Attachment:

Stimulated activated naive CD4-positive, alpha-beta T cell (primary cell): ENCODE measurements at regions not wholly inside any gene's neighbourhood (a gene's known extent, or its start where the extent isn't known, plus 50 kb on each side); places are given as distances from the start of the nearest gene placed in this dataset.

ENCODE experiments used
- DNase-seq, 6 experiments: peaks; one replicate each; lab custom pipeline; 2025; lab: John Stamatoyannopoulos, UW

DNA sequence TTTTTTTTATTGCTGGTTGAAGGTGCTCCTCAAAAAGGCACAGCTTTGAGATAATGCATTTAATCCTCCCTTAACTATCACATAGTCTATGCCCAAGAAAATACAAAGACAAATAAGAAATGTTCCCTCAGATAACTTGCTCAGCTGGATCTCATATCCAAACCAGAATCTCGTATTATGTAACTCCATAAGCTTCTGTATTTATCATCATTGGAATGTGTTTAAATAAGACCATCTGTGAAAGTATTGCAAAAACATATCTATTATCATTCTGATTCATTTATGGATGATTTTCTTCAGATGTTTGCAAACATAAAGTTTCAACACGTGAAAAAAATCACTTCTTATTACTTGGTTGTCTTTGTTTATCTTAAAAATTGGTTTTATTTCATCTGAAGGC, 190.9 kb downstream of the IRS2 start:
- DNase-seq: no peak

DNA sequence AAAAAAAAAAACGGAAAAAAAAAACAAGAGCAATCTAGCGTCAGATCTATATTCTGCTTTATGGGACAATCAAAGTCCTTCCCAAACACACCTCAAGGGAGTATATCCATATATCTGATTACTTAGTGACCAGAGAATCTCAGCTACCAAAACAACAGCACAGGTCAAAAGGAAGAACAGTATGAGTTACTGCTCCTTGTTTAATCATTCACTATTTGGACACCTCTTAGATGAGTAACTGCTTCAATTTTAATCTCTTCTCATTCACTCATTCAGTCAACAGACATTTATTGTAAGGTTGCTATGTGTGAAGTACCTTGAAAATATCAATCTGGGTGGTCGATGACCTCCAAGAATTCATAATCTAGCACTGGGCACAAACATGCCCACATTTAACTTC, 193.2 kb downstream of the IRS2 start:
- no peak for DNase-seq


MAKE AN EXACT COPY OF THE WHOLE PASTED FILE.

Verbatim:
Stimulated activated naive CD4-positive, alpha-beta T cell (primary cell): ENCODE measurements at regions not wholly inside any gene's neighbourhood (a gene's known extent, or its start where the extent isn't known, plus 50 kb on each side); places are given as distances from the start of the nearest gene placed in this dataset.

ENCODE experiments used
- DNase-seq, 6 experiments: peaks; one replicate each; lab custom pipeline; 2025; lab: John Stamatoyannopoulos, UW

DNA sequence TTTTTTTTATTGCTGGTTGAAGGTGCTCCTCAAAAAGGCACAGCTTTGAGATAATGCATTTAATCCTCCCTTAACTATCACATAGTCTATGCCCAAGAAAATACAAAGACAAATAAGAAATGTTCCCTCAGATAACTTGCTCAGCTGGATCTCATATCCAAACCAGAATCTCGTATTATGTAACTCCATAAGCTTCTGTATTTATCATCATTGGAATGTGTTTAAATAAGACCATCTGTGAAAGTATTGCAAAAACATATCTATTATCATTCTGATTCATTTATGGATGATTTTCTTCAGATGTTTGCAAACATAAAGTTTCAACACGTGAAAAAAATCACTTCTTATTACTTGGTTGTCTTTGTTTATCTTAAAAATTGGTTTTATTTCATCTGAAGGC, 190.9 kb downstream of the IRS2 start:
- DNase-seq: no peak

DNA sequence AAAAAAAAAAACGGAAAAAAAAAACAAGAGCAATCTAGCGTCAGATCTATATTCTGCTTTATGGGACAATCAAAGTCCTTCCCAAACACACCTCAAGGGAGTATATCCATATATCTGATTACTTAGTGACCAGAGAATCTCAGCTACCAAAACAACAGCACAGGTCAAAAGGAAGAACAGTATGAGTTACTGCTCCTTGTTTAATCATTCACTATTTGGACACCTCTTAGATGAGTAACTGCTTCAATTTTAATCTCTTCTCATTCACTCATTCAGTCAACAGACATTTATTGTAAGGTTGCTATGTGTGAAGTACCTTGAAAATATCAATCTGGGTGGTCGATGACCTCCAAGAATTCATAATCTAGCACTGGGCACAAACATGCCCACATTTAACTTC, 193.2 kb downstream of the IRS2 start:
- no peak for DNase-seq